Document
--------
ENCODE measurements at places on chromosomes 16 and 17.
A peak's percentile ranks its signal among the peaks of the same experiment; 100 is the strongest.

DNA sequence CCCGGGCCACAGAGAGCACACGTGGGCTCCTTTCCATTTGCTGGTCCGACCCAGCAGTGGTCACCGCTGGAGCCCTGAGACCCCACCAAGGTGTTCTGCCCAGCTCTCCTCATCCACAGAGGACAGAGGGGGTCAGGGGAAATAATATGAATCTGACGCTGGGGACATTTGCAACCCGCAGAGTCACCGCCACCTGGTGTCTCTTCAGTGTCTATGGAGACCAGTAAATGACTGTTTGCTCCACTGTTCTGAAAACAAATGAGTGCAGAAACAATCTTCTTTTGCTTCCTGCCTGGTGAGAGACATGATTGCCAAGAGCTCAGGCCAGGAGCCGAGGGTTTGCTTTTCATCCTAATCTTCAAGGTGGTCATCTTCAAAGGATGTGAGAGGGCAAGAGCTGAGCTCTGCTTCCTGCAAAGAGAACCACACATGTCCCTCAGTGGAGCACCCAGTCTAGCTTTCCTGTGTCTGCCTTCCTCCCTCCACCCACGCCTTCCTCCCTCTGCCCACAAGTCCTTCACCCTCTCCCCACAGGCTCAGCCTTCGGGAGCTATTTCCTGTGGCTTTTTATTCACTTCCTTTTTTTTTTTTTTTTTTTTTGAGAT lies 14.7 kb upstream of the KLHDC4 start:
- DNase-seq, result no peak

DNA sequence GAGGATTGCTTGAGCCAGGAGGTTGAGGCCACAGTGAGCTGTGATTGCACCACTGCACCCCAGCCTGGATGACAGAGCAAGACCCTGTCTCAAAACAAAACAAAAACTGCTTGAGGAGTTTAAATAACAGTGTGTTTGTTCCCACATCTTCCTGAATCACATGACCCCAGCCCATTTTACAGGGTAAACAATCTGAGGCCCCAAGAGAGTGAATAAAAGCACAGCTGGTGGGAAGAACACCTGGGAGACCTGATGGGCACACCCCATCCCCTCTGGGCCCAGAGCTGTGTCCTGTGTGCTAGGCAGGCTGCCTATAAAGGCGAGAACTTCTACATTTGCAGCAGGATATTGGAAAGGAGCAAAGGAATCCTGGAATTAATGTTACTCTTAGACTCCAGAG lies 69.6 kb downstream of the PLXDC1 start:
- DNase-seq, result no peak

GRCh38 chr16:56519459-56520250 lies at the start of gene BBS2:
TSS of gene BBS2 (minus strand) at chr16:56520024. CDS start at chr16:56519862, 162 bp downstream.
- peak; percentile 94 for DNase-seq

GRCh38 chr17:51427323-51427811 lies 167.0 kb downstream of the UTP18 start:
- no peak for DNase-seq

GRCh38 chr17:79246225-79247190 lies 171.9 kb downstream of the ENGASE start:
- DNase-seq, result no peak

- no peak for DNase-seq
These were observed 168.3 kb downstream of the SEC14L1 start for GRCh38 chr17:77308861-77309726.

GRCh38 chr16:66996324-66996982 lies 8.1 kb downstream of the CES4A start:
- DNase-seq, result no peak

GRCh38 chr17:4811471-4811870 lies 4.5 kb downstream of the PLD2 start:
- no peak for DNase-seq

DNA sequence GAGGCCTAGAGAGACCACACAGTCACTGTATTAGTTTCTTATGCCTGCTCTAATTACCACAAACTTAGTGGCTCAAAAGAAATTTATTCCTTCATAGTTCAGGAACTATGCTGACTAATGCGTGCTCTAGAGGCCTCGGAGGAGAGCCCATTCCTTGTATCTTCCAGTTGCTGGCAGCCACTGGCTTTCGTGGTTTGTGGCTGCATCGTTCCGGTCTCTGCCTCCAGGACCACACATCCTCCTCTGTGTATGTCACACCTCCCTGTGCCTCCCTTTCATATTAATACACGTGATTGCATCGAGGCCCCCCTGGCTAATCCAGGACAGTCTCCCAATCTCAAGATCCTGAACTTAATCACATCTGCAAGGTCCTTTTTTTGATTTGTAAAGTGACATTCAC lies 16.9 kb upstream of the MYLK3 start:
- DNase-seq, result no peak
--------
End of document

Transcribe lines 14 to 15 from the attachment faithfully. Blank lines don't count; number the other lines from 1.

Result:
- no peak for DNase-seq
These were observed 168.3 kb downstream of the SEC14L1 start for GRCh38 chr17:77308861-77309726.